President Obama’s nomination of Janet Yellen to be the next chair of the Federal Reserve will, if confirmed by the Senate, make her the first woman to lead the bank since its creation nearly a century ago. But she’ll be far from the first Jew.
Yellen, whose nomination to head America’s central bank was reported Tuesday, will follow her immediate predecessor Ben Bernanke who was Jewish, and Bernanke’s immediate predecessor, Alan Greenspan, who was Jewish, too. There have been two other Jewish fed chairs in the past century. In fact, the other frontrunner for the position, Lawrence Summers, was Jewish too.
Yellen, 67, was born in a working class neighborhood in Brooklyn, New York, to Julius Yellen, a family doctor, and Anna Blumenthal, who was a school teacher. A recent profile of Yellen published in the Financial Times described the family as “Jewish, although not particularly observant.”
Yellen studied economics at Brown and Yale and has spent nearly two decades in the academic world before joining president Clinton’s economic team. She served as a Federal Reserve governor, chair of the Council of Economic Advisers, chair of the San Francisco Fed, and until now, vice chair of the Federal Reserve Board of Governors.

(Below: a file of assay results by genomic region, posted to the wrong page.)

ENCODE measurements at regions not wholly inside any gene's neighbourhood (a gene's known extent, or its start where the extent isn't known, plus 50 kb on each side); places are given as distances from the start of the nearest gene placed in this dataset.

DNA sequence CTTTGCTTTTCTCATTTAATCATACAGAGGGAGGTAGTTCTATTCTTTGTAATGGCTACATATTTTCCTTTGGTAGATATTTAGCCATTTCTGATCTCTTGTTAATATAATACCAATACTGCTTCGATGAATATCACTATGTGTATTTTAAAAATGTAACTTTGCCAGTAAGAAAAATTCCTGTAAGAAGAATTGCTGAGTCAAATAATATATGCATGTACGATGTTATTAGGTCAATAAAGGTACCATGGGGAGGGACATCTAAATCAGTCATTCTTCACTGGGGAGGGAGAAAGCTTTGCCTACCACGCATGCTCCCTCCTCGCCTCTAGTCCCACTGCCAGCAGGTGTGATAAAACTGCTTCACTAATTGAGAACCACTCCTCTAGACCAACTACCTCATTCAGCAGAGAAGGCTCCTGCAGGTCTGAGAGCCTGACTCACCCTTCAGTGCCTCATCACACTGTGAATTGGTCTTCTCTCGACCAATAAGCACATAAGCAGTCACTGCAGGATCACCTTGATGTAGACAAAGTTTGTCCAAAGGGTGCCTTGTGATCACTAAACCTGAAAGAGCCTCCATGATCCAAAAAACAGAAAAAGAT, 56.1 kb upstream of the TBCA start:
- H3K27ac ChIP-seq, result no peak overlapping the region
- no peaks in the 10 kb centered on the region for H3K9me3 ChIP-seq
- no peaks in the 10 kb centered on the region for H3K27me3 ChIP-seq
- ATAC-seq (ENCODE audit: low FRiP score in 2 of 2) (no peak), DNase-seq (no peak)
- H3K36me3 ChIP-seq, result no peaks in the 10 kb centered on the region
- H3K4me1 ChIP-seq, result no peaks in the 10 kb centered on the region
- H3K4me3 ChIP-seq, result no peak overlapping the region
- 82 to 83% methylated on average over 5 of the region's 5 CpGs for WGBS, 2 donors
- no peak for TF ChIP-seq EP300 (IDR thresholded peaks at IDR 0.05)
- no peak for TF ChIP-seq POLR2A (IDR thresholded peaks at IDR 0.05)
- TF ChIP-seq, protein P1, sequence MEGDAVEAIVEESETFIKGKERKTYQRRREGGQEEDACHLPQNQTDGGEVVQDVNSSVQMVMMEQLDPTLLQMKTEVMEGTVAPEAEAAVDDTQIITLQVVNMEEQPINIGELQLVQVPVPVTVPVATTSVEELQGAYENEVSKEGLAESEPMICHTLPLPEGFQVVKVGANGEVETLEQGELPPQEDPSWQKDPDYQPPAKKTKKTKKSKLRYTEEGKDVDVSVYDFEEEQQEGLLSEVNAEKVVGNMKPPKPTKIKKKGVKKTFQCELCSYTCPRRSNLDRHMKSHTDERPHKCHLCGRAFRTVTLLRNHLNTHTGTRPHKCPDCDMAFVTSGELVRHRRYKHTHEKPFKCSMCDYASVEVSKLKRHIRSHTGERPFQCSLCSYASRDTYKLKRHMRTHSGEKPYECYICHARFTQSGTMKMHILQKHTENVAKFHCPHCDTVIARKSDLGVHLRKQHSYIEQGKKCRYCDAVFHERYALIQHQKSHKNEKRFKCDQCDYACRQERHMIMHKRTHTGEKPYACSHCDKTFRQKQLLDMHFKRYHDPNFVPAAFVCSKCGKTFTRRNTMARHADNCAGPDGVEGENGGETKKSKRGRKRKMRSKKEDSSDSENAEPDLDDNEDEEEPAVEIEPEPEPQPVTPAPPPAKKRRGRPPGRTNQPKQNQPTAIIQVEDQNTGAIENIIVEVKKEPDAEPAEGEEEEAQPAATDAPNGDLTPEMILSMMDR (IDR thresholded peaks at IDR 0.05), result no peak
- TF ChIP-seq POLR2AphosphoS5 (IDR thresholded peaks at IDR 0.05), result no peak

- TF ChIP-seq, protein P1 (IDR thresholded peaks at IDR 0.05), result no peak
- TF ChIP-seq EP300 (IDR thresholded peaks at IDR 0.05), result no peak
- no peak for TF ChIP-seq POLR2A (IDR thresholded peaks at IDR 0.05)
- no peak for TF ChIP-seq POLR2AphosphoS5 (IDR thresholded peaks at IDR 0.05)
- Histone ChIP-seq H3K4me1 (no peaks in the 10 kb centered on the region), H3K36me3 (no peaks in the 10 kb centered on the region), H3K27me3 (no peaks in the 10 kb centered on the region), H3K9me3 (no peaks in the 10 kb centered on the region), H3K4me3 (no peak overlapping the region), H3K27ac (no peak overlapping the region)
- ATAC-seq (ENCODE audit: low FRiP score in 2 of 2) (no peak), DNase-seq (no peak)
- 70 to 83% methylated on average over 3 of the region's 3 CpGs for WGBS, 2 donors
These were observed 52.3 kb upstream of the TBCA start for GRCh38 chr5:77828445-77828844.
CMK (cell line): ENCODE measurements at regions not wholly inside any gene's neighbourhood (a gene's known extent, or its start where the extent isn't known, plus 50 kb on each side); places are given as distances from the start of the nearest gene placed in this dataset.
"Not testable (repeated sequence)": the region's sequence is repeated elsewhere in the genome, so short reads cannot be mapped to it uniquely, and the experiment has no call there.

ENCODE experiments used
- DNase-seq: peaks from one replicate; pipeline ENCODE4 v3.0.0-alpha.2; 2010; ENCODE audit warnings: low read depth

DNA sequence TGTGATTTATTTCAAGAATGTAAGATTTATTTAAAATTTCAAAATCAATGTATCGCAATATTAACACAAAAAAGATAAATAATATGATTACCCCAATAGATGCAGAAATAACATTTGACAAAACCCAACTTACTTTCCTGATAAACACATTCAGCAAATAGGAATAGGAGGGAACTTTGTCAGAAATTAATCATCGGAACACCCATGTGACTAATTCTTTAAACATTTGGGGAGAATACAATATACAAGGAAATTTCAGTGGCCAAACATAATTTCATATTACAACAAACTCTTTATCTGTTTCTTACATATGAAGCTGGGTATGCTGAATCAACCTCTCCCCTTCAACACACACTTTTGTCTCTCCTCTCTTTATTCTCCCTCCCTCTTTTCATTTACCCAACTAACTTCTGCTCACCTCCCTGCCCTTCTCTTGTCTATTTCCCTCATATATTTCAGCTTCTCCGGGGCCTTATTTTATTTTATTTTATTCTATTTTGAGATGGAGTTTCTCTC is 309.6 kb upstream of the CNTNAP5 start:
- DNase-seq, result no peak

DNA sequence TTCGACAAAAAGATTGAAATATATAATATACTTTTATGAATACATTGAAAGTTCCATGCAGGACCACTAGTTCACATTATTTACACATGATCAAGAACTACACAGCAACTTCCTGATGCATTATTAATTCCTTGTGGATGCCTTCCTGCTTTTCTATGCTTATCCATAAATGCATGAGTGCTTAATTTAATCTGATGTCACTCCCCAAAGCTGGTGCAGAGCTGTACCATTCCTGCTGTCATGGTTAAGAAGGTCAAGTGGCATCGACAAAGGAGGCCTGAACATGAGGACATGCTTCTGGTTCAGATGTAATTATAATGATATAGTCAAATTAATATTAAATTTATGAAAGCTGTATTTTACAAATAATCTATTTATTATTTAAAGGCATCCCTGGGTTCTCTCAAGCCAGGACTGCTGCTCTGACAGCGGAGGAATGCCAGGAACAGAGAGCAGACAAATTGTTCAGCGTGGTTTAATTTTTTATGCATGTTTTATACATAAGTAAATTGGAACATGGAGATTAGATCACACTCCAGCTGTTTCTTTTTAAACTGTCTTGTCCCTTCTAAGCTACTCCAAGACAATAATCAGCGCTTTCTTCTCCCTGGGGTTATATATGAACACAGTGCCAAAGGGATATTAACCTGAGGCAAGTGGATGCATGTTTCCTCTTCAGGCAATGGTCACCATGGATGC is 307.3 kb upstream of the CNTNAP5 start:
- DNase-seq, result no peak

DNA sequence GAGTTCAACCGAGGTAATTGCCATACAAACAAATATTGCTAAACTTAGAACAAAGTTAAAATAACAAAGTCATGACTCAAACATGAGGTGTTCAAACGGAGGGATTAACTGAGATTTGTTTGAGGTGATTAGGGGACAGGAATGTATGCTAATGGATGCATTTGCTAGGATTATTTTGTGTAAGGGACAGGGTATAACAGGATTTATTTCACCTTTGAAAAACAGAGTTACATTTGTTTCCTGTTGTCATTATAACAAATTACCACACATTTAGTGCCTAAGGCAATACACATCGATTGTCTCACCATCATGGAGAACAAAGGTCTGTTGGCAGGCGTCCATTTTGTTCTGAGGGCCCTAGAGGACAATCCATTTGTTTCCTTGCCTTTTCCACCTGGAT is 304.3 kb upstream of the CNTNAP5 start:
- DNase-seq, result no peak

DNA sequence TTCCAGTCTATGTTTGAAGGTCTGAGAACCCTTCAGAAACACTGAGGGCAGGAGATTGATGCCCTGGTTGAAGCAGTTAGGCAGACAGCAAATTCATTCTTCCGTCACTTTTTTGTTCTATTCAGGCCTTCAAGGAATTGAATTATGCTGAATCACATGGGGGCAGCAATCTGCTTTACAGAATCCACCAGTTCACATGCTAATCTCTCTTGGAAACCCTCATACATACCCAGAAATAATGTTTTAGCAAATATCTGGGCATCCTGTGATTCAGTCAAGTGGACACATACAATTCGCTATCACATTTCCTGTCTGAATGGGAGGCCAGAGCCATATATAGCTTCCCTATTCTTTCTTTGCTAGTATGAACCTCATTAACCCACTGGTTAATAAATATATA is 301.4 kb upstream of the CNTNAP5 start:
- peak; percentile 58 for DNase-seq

In these positions, Yellen has established her credentials as a leading economist who was among the first to speak out against the dangers posed by subprime mortgages. As vice chair of the Fed Yellen supported Bernanke’s policy of maintaining low interest rates and has viewed dealing with unemployment as the key challenge facing the Federal Reserve.
In 1978 Yellen married economist George Akerlof, who is also Jewish. Akerlof won the Nobel prize for economics in 2001 with two other Americans. While living in Berkley, Calif., Yellen and Akerlof were members of the Reform Congregation Beth El, where their only son attended pre-school.
Jewish activists involved in the Bay Area community, as well as those from the Jewish community in Washington, where Yellen has been living off and on, could not recall any further involvement by her in Jewish life or in Jewish organizations. An economist friend of Yellen told the Forward that he knows she is Jewish, “but that’s about it.”
While most expect no problems with Yellen’s confirmation in the Senate, her real challenges will begin once she takes the reins of the central bank in January. After an eight-year term of Bernanke, who focused on trying to bring back the American economy from the brink of recession, Yellen will face the need to make key decisions on the way forward and the level of the Federal Reserve’s active involvement in economic policies.